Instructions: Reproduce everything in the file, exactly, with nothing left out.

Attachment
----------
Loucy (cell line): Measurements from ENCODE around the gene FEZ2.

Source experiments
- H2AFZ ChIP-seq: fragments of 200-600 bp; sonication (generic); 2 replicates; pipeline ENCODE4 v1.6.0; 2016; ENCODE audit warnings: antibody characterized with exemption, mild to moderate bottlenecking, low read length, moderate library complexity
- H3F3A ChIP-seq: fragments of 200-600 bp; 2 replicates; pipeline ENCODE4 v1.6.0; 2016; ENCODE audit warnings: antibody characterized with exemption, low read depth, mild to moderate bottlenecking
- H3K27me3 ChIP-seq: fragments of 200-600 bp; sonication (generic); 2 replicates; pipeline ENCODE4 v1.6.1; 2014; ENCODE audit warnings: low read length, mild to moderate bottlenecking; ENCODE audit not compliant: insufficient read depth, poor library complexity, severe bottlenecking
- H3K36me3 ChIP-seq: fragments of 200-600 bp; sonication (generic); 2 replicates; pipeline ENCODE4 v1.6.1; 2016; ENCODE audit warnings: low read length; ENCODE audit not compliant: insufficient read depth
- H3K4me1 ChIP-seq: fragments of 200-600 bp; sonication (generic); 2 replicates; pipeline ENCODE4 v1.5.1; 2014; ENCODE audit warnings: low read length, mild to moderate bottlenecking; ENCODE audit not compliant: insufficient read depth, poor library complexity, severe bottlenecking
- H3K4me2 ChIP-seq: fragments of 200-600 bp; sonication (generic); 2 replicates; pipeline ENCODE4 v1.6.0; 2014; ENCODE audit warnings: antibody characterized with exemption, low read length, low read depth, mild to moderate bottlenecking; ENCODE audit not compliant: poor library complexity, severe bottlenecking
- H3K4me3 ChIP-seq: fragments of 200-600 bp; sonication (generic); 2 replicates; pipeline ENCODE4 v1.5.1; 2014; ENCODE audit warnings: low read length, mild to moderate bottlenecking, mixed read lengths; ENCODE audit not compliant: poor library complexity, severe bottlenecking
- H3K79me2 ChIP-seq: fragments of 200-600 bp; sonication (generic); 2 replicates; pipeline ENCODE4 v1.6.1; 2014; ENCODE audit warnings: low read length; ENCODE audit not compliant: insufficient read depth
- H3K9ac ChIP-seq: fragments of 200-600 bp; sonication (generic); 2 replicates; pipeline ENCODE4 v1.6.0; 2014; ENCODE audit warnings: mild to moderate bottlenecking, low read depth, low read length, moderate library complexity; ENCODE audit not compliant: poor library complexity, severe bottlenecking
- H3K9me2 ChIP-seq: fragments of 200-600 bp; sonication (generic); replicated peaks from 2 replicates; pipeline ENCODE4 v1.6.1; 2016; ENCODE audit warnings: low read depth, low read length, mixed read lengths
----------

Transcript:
Loucy (cell line): Measurements from ENCODE around the gene FEZ2.

Source experiments
- H2AFZ ChIP-seq: fragments of 200-600 bp; sonication (generic); 2 replicates; pipeline ENCODE4 v1.6.0; 2016; ENCODE audit warnings: antibody characterized with exemption, mild to moderate bottlenecking, low read length, moderate library complexity
- H3F3A ChIP-seq: fragments of 200-600 bp; 2 replicates; pipeline ENCODE4 v1.6.0; 2016; ENCODE audit warnings: antibody characterized with exemption, low read depth, mild to moderate bottlenecking
- H3K27me3 ChIP-seq: fragments of 200-600 bp; sonication (generic); 2 replicates; pipeline ENCODE4 v1.6.1; 2014; ENCODE audit warnings: low read length, mild to moderate bottlenecking; ENCODE audit not compliant: insufficient read depth, poor library complexity, severe bottlenecking
- H3K36me3 ChIP-seq: fragments of 200-600 bp; sonication (generic); 2 replicates; pipeline ENCODE4 v1.6.1; 2016; ENCODE audit warnings: low read length; ENCODE audit not compliant: insufficient read depth
- H3K4me1 ChIP-seq: fragments of 200-600 bp; sonication (generic); 2 replicates; pipeline ENCODE4 v1.5.1; 2014; ENCODE audit warnings: low read length, mild to moderate bottlenecking; ENCODE audit not compliant: insufficient read depth, poor library complexity, severe bottlenecking
- H3K4me2 ChIP-seq: fragments of 200-600 bp; sonication (generic); 2 replicates; pipeline ENCODE4 v1.6.0; 2014; ENCODE audit warnings: antibody characterized with exemption, low read length, low read depth, mild to moderate bottlenecking; ENCODE audit not compliant: poor library complexity, severe bottlenecking
- H3K4me3 ChIP-seq: fragments of 200-600 bp; sonication (generic); 2 replicates; pipeline ENCODE4 v1.5.1; 2014; ENCODE audit warnings: low read length, mild to moderate bottlenecking, mixed read lengths; ENCODE audit not compliant: poor library complexity, severe bottlenecking
- H3K79me2 ChIP-seq: fragments of 200-600 bp; sonication (generic); 2 replicates; pipeline ENCODE4 v1.6.1; 2014; ENCODE audit warnings: low read length; ENCODE audit not compliant: insufficient read depth
- H3K9ac ChIP-seq: fragments of 200-600 bp; sonication (generic); 2 replicates; pipeline ENCODE4 v1.6.0; 2014; ENCODE audit warnings: mild to moderate bottlenecking, low read depth, low read length, moderate library complexity; ENCODE audit not compliant: poor library complexity, severe bottlenecking
- H3K9me2 ChIP-seq: fragments of 200-600 bp; sonication (generic); replicated peaks from 2 replicates; pipeline ENCODE4 v1.6.1; 2016; ENCODE audit warnings: low read depth, low read length, mixed read lengths